United States District Court, E.D. Missouri, Eastern Division
COREY K. SMITH Petitioner,
TERRY RUSSELL, Respondent.
MEMORANDUM AND ORDER
SHIRLEY PADMORE MENSAH UNITED STATES MAGISTRATE JUDGE
matter is before the Court on Petitioner Corey K. Smith's
(“Petitioner's”) pro se petition for
a writ of habeas corpus pursuant to 28 U.S.C. § 2254.
The parties have consented to the jurisdiction of the
undersigned United States Magistrate Judge pursuant to 28
U.S.C. § 636(c)(1) (Doc. 8). For the following reasons,
the petition will be denied.
Factual and Procedural Background
Missouri Court of Appeals summarized the facts as follows:
Viewed in the light most favorable to the verdicts, the
following evidence was adduced at trial. On the night of the
incident, the victim and his girlfriend went to dinner. When
the victim and his girlfriend returned home at about 10:30
p.m., Defendant was sitting on the stoop next door to the
victim's home. The victim and Defendant had argued with
each other several days earlier and earlier that day. The
victim walked over to Defendant and said, “Dude,
didn't I tell you don't sit on this stoop?”
Defendant stood up and told the victim the stoop did not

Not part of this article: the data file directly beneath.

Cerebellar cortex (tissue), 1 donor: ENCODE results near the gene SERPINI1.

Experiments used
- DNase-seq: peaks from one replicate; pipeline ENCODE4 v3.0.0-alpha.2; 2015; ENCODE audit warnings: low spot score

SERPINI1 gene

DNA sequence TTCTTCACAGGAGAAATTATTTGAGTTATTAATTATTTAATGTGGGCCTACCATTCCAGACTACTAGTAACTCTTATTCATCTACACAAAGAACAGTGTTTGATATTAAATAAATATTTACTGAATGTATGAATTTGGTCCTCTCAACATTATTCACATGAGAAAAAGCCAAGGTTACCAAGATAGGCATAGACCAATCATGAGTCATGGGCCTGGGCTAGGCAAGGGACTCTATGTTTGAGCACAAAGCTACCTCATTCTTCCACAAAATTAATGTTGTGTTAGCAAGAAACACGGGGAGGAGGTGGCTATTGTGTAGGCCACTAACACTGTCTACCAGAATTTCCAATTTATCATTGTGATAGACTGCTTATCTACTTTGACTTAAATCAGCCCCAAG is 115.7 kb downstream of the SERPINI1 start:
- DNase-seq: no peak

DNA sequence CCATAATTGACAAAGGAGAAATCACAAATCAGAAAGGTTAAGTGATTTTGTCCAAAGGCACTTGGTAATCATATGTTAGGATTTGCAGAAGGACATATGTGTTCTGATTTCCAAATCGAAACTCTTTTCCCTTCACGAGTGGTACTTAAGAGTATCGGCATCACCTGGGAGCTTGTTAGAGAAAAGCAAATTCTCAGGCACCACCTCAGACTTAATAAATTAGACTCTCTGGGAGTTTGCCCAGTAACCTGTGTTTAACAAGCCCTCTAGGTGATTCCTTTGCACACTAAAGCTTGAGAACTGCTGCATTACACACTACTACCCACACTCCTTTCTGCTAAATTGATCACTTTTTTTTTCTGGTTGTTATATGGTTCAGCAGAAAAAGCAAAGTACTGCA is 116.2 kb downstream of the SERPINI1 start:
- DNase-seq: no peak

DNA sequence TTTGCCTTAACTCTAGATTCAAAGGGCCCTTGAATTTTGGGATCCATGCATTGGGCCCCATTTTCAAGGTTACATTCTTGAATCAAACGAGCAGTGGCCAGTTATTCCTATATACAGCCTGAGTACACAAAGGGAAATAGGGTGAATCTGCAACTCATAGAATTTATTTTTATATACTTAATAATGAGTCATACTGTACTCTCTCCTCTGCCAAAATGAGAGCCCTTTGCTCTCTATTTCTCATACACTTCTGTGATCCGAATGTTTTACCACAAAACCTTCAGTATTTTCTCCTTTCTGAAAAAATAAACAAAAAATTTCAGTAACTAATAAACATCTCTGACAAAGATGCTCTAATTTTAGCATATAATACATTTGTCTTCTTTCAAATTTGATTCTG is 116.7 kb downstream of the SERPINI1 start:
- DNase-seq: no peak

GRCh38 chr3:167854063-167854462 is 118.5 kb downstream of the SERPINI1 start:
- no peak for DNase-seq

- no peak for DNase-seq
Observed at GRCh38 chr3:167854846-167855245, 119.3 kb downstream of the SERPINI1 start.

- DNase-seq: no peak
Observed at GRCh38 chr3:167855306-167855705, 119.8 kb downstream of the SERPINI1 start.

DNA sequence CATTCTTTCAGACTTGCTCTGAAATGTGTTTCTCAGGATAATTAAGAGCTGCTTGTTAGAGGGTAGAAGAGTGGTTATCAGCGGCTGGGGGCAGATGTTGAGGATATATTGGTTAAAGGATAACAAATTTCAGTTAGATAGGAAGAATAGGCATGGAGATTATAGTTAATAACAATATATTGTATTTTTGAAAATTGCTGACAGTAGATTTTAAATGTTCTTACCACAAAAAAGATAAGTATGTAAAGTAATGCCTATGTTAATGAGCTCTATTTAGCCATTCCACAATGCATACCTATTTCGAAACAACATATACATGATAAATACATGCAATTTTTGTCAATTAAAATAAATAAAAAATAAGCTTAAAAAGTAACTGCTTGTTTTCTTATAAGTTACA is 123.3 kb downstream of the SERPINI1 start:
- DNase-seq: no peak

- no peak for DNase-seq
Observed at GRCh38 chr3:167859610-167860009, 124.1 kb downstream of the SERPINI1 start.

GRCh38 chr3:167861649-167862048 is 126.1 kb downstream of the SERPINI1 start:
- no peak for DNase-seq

belong to the victim. They argued briefly and got “in
each other's face.” The victim then said, “Do
what you do” or “Go ahead and . . . whatever you
going to do, do it.”
Defendant then made a stabbing motion toward the victim, and
the victim backed up. The victim had his hands in the air,
trying to defend himself as the two men moved down the
street. Defendant made one or two stabbing motions toward the
victim, and then the fight broke up. One witness saw
something in Defendant's hand. The victim was not holding
anything in his hands. The victim did not have a weapon when
he fought Defendant, and no weapon was found at the scene.
After the fight, Defendant walked away, and went to his home
in Jennings, Missouri. The victim walked to a friend's
house holding his chest where he collapsed. The victim later